Hayward’s New England Gazetteer (1839) page 516
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rises by several branches in the
northwest part of the county, and
passing in a southeast course meets
the united waters of the Quinne-
baug and Shetucket at Norwich,
where the wafers of the three riv-
ers fall with great rapidity, form-
ing the Thames, and producing a
valuable hydraulic power. See

It is said that -a party of Mohe-
gan Indians plunged themselves
down the Yantic falls, when pur-
sued by their foes, the Narragan-

Yarmouth, Mass.

Barnstable co. Yarmouth ex-
tends across Cape Cod, and has a
good harbor on each side. There
are several ponds in the town, from
which issue a small stream, called
Bass river, and from which a small
water power is derived. The soil
of the cape here becomes thin,
sandy and unproductive. The peo-
ple of this town are principally de-
voted to the fishing business, coast-
ing trade, and the manufacture of
salt. There are, however, some
ediirpq nf    rnrdngPt,

leather, cabinet and tin wares,
chairs, boots and shoes. Some
sheep are kept, but the agricultur-
al productions are small. A large
number of vessels are engaged in
the coasting trade, and in 1837, 13
vessels, of about 50 tons each, were
employed in the cod and mackerel
fishery: the product, that year,
was $26,622.

During that year there were in
operation in this town, 52 establish-
ments for the manufacture of com-
mon salt, and 4 for the manufac-
ture of Epsom salts. The quantity
of common salt made was 365,200
bushels. The value of common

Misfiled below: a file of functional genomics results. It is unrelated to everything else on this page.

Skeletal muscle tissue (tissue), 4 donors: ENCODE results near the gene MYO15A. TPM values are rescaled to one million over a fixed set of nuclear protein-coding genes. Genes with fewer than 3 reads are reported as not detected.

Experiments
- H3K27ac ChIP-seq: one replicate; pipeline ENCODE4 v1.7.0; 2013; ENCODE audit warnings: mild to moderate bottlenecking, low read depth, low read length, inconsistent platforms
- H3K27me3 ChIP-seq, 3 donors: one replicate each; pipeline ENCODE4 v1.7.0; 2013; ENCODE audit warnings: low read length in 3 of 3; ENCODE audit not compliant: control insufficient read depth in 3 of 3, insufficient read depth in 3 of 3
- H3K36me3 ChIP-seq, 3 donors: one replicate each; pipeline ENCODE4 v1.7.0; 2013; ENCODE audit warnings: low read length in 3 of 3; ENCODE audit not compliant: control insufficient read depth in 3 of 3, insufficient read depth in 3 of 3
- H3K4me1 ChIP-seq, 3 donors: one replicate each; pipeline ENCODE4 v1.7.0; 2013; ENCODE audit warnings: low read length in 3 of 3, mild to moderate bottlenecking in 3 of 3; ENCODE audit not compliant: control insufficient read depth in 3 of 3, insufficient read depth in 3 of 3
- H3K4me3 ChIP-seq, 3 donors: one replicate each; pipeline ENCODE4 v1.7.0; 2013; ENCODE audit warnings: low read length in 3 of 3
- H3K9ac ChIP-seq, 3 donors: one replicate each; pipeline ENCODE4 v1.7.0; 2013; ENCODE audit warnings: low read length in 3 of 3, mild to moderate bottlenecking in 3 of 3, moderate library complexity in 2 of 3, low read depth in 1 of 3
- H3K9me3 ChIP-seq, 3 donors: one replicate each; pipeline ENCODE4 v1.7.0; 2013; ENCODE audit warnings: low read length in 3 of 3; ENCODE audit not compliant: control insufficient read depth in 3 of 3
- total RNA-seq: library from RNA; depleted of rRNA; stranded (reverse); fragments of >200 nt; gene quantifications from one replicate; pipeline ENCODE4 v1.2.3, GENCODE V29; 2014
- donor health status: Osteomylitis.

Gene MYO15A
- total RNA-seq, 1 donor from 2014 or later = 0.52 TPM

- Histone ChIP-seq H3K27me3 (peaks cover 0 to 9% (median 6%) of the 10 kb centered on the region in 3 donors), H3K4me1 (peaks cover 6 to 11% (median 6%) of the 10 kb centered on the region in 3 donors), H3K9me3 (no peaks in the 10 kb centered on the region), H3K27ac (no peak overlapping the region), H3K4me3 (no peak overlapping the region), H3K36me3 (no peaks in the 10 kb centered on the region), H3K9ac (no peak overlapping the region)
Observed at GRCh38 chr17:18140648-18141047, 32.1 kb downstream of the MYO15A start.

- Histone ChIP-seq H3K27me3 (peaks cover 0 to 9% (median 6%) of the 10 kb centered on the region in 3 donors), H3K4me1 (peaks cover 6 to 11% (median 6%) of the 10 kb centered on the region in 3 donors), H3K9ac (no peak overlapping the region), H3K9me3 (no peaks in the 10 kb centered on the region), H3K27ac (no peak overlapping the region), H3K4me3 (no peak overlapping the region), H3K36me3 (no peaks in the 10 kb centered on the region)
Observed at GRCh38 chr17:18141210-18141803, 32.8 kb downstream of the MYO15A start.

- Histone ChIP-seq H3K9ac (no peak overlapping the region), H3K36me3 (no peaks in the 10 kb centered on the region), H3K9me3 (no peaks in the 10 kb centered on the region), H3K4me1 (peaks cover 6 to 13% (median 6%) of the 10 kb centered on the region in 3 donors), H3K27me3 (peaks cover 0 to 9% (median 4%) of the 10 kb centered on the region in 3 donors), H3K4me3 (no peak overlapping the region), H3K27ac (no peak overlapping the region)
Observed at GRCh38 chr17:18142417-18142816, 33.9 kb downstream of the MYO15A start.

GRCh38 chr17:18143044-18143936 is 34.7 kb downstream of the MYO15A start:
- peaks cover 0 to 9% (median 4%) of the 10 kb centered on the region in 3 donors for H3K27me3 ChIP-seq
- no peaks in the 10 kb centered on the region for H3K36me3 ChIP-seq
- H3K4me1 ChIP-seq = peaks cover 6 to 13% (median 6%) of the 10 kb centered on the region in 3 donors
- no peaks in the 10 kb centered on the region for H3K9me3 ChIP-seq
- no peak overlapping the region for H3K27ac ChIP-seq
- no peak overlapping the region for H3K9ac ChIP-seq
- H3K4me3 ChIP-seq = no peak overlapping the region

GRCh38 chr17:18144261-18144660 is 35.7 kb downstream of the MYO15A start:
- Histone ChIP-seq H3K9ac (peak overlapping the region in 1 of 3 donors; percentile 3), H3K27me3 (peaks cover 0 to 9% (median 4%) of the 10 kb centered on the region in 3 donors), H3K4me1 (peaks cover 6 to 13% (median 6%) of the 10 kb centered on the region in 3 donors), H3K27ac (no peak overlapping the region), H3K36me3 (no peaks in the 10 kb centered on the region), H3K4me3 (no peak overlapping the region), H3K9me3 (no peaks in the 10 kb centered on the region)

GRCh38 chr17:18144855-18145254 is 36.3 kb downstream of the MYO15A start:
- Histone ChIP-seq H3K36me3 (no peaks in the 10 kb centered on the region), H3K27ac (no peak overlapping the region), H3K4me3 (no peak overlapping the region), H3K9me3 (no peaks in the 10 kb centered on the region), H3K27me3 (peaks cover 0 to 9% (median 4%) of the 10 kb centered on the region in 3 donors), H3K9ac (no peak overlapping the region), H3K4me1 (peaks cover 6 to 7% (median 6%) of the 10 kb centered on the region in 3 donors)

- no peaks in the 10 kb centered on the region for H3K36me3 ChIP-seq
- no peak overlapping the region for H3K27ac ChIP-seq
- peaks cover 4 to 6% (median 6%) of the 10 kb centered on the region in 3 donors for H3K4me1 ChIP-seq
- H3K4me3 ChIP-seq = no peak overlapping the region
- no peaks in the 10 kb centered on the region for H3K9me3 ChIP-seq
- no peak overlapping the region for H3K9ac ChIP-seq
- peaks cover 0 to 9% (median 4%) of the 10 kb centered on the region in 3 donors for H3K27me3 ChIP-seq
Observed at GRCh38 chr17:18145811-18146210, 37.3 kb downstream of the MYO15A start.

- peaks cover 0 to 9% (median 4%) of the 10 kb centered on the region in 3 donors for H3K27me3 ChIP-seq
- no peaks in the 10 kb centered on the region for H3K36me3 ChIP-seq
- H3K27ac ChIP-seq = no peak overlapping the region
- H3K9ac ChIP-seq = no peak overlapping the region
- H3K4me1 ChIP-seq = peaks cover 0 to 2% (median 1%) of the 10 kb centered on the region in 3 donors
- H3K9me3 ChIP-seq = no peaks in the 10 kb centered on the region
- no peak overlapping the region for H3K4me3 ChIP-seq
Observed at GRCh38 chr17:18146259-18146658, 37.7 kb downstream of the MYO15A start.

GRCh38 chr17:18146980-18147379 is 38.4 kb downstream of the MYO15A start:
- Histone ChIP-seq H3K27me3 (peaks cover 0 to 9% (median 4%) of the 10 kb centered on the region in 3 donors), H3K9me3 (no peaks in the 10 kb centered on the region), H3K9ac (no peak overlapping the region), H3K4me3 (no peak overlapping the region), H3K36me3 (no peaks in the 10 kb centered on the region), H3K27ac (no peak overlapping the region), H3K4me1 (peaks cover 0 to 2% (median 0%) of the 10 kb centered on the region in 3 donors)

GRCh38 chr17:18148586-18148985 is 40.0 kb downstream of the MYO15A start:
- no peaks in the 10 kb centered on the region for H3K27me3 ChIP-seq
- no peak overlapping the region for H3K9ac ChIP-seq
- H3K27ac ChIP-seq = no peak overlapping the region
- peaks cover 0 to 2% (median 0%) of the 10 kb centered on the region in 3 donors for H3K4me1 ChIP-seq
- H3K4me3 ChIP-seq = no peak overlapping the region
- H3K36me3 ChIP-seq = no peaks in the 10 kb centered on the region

salt was $109,560; of Epsom salts,
$1,350. Hands employed, 55.

Jn 1837, there were in the state
of Massachusetts 743 establishments
for the manufacture of salt: 758,-
392 bushels were made, yalued at

$246,059, employing 708 hands.

Yarmouth is bounded W. by
Barnstable, and lies 72 miles S. E,
from Boston. Incorporated, 1639.
Population, in 1830, 2,251; 1S37,


York County, Me*

Alfred is the county town. This
county is bounded N. by Oxford
county, N. E. by the county of
Cumberland, E. by the ocean, S.
by Portsmouth harbor, and W. by
Strafford county, N. H. It com-
prises an area of about 818 square
miles. Its population in 1810, was
41,877; 1820,46,283; 1830,51,722;
and in 1837, 53,781. Population to
a square mile, 66. The surface
of the county is rough and uneven,
but not mountainous; its highest
elevation is Mount Agamenticus.
Its soil is hard and rocky, particu-
larly on the sea coast, which ex-
tends about 35 miles. There is,
however, much good land within
the limits of York county : it pro-
duces large quantities of English
and salt hay, potatoes and other
vegetables, corn, and some wheat;
hut .thnJattee-grrrrrrTThot so abun-
dant in this as in the more eastern
counties. The quantity of wheat
grown in this county in 1837, was
but 17,795 bushels. There is much
good grazing land in the county,
and in 1837, there were 60,392
sheep within its limits.

The sea coast is lined with fine
harbors tor the fishery, and many
vessels are built of native timber.
The county contains many capes,
points and necks of land, on which
are well conducted light houses.
The tonnage of the three districts
within the county, Saco, Kenne
bunk and York, in 1837, was 11,505
tons. York county contains many
excellent mill streams; and the
value of its hydraulic power is be-
ginning to be seen and felt.

This ancient county was the
lodgement of some of the first set-
tlers of New England, See


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